Make it attractive enough for him to visit and he will – but you cannot force him, even if he has visited all the countries of the world except a few. Have patience in due time it will happen, I appreciate your efforts.”

  • Faisal

    Businesses make choices that are sometime based on inaccurate assessments. Lets hope that the Paypal story falls in that category. If they have made a business decision because of a non-business bias, at some point in time they will pay for it.

    I am not sure if you have been following the EZ Paisa story which as a payment medium crossed 2 million bill payment transactions, 600,000 domestic remittance transactions and 40,000 inward bound international remittance transactions a month in May 2011. In less than 18 months they have already reached 9 million unique CNIC’s, something that the entire banking sector was only able to achieve in 60 years. Given the 3.5% fee they charge it gives you an idea of the type of opportunity this market represents when approached with the right lens. While for a while I believed that we really really needed Paypal to work with us, if they don’t want to, they don’t want to. We will figure something out.

  • @ImranHussain @jawwad EasyPaisa is a great success story, no doubt. But it is still a localized payment solution. The need is to tap into the ‘PayPal” ecosystem to which we are not connected to, and I for one feel alienated that its one party bloc to which we have no access to.

  • @zulfishah Point taken. And it’s PayPal’s prerogative to operate or not in a given country. What I do wonder, however, is how Pakistani-Americans who are otherwise very loudly patriotic and emotional can work for a company that has made a business decision not to have anything to do with Pakistan.

  • @iFaqeer @zulfishah This is hardly something to make an emotional decision about. There are thousands of countries in the world that don’t operate in Pakistan, many due to these risk factors. Should Pakistanis not work for any of them? That sort of childish attitude isn’t going to get us anywhere. If anything, more Pakistanis need to be working in the US in companies like PayPal and doing their best to push Pakistan in the spotlight for good reasons and not just the bad ones. There is a small group of Pakistanis working there (I left a few months ago myself, but it had nothing to do with Pakistan) and some of them are working hard to push the Pakistan agenda, but its hard to convince the decision-makers when every day some other wretched story is coming out of the country.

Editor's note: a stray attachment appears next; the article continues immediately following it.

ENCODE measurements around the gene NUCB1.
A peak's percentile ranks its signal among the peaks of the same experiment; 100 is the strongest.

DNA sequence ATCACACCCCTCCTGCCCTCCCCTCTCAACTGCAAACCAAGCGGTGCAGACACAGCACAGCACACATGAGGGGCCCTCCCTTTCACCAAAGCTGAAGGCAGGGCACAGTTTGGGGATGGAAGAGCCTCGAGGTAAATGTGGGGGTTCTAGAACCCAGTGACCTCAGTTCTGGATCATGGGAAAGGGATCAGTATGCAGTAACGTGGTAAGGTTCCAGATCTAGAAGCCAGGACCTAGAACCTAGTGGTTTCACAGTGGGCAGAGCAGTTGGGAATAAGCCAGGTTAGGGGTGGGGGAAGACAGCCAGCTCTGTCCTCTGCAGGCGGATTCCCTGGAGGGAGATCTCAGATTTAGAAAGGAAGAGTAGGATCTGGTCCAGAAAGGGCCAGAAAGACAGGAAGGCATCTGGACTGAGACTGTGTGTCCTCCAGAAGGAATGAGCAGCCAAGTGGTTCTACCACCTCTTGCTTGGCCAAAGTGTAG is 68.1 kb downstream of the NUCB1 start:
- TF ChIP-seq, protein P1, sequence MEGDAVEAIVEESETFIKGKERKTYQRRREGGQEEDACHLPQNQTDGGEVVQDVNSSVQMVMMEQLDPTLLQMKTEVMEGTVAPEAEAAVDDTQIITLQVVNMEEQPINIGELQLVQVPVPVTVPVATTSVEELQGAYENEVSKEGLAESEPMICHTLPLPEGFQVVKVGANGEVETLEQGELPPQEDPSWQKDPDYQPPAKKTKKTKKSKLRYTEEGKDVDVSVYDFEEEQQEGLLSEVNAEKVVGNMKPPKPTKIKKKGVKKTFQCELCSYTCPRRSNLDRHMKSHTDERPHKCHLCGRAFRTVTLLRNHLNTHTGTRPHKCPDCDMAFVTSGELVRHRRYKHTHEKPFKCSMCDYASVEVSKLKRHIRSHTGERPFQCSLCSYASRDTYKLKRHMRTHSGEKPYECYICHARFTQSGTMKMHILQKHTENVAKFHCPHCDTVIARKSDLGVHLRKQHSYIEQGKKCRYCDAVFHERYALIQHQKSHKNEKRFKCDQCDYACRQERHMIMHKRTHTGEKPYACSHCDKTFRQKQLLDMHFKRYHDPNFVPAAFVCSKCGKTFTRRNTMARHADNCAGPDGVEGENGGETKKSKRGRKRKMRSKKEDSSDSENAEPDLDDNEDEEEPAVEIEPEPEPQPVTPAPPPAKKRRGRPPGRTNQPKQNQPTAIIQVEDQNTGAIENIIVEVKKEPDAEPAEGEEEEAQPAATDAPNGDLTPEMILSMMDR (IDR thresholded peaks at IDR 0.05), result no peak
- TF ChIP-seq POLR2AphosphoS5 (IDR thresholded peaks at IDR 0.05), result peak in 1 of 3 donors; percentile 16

• @iFaqeer This is hardly something to make an emotional decision about. There are thousands of companies in the US that don’t operate in Pakistan, many due to these risk factors. Should Pakistanis not work for any of them? That sort of childish attitude isn’t going to get us anywhere. If anything, more Pakistanis need to be working in the US in companies like PayPal and doing their best to push Pakistan in the spotlight for good reasons and not just the bad ones. There is a small group of Pakistanis working there (I left a few months ago myself, but it had nothing to do with Pakistan) and some of them are working hard to push the Pakistan agenda, but its hard to convince the decision-makers when every day some other wretched story is coming out of the country.

  • @zulfishah @iFaqeer Well said. No need to doubt your credentials or motives. I am sure if a campaign it put in long enough from ‘all’ quarters, some good will come out of it. I don’t make a half-empty statement here. I have communicated with some people from PayPal, others who have talked to them and many more countless people associated in this. We definitely have country risk issue which we need to take care of.